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What is it that makes Norseman Xtreme the world's ultimate triathlon? We have spoken with one of the gold-medal-favourites.

Published: August 3, 2017

3,650 athletes submitted an entry application this year. Only 250 participants are allowed to start.

The fastest times are a little more than ten hours on the route, and the last participants to tumble across the finish line clock in at just under 24 hours.

By that time, they have swum 3.8 km in the slush-tempered Hardanger Fjord, ridden 18 miles across the adjacent plateau and run a marathon (42 km) up to the peak of Gaustatoppen Mountain, which is situated at a suitable 1,883 metres above sea level.

These stats are why Norseman Xtreme is widely considered the planet's toughest triathlon in (the extremely demanding) Ironman distance.

 

Watch the competition live here: 

Triple trivia about triathlons:

* A triathlon consists of three disciplines - swimming, cycling and running, in that order. Distances range from Super Sprint to Long Distance, with a span from 12.9 to 159 km combined.

* The triathlon became an Olympic sport in Sydney in 2000. In the Olympics, competition is usually held in the normal distance: 1,500 metres swimming, 40 km cycling and 10 km running.

* In Norway, there are an estimated 40-50 triathlons held each year. The season stretches from the middle of April to early September.  

 

Extreme triathlon as slow TV

The Hardangervidda mountain plateau - the scene of madness - is pristinely located in all its wild splendour and the place where Norseman Xtreme is renewing itself. New this year is the possibility to follow the drama, second by second, from your easy chair or treadmill.

Dag Oliver, press contact for the festival, tells us why it might be a good idea to check this out:

"This is an extreme triathlon presented as slow TV. We follow the participants from the moment they enter the water until they reach the finish line, and all through the beautiful odyssey to get there.

What makes Norseman Xtreme unique in a global context?

"It's all about how at one point a new type of event was created where the organisers moved away from earlier limitations." It caught on and become a hot topic - a global phenomenon. Among those who applied to participate this year, there were people from 80 different countries. 

Norseman
Credits
Norseman.
Photo: Kai-Otto Melau

Credits
Norseman.
Photo: Kai-Otto Melau
Dag has a few theories on who might draw the longest straw during this year's race.

"Kristin Lie, who won in 2015, is the big favourite in the women's division. In the men's division, there are a bunch of very strong Norwegian guys any of whom might win on a good day - Allan Hovda, Lars Christian Vold, Lars Petter Stormo. According to the stats,  the American Jordan Rapp should probably win. But, it is an advantage to know the route inside and out."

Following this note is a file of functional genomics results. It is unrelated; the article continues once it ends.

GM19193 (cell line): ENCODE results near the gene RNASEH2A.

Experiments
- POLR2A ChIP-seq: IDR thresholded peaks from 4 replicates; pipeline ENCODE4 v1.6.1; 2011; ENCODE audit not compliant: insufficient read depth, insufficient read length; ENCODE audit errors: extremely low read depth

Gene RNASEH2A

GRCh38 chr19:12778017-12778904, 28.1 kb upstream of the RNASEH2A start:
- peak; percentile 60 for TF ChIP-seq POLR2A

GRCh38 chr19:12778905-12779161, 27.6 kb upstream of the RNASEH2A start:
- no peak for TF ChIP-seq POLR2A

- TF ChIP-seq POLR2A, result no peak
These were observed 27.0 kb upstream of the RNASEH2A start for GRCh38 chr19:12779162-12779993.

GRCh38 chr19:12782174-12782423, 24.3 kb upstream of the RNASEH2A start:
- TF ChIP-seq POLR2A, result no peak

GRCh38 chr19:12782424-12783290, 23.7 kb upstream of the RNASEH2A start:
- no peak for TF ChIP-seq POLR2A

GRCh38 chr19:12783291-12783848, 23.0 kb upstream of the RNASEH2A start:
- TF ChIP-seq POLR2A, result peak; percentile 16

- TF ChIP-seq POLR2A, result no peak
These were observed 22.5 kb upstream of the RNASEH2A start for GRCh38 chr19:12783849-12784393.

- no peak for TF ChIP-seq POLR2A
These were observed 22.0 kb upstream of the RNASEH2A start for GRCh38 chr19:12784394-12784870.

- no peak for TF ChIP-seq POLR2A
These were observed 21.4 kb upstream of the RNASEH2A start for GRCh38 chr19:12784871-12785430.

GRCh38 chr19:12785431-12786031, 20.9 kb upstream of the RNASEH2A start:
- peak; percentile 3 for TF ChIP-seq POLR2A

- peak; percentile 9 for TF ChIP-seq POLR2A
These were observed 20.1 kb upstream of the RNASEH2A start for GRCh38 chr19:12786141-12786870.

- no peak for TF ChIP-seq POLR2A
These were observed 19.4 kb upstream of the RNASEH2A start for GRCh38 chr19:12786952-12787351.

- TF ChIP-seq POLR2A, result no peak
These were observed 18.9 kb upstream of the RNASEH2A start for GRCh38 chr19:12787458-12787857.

Running is the hardest part

Someone who knows the route in detail is previously mentioned Lars Christian Vold. This year, the top extreme triathlon athlete and National Geographic blogger will participate in his seventh Norseman.

He's doesn't allow himself to be fazed by predictions about favourites.

"Last year I ruined my chance for a victory when I crashed on the final hill while cycling, so this year I'm only entering to battle it out for a win. And I'm convinced that I have a good chance of winning, yes," says Lars Christian.

"Which of the disciplines is most demanding?"

"Running is the hardest part. Because it comes after many hours of hard work during the swimming and cycling. And because that is when I will be using whatever energy I have left." 

Norseman
Credits
Norseman.
Photo: Kai-Otto Melau

Credits
Norseman.
Photo: Kai-Otto Melau

He also has advice for this year's rookies:

"It's important to make efficient use of your energy and get to know your body so that you can do it in the best possible way. It is also a good idea to set secondary goals for yourself, during both training sessions and in competitions, so that you will not be overwhelmed by all the work you must do. And with regard to each individual discipline: Focus on your technique while swimming; include volume training in your cycling; and be sure to step up your running regimen gradually so you won't get injured".

Dig deeper

Vold has second, third and fourth place finishes from previous Norseman Xtreme events. As he wrote on his blog: “This is not the Olympics. Here, you don't even get a medal for doing well.”

If it is not the Olympics, it is nevertheless unique in the world, according to the world-class triathlete:

"There are not very many other races like this, at least not that I have come across. It starts with the ferry and swimming in cold water at the head of one of the world's most beautiful fjords, as the sun is just barely rising. It's a route that makes it possible to dig deeper than in any other race I've been in, specifically because of the variety in the terrain.

Norseman
Credits
Norseman.
Photo: Agurtxane Concellon

Credits
Norseman.
Photo: Agurtxane Concellon

No matter how things go for Lars Christian during this year's race, it would be hard to top his greatest memory from previous years:

"My finest memory from Norseman was when I popped the question at the peak while knowing that I had given everything I had. And she said YES."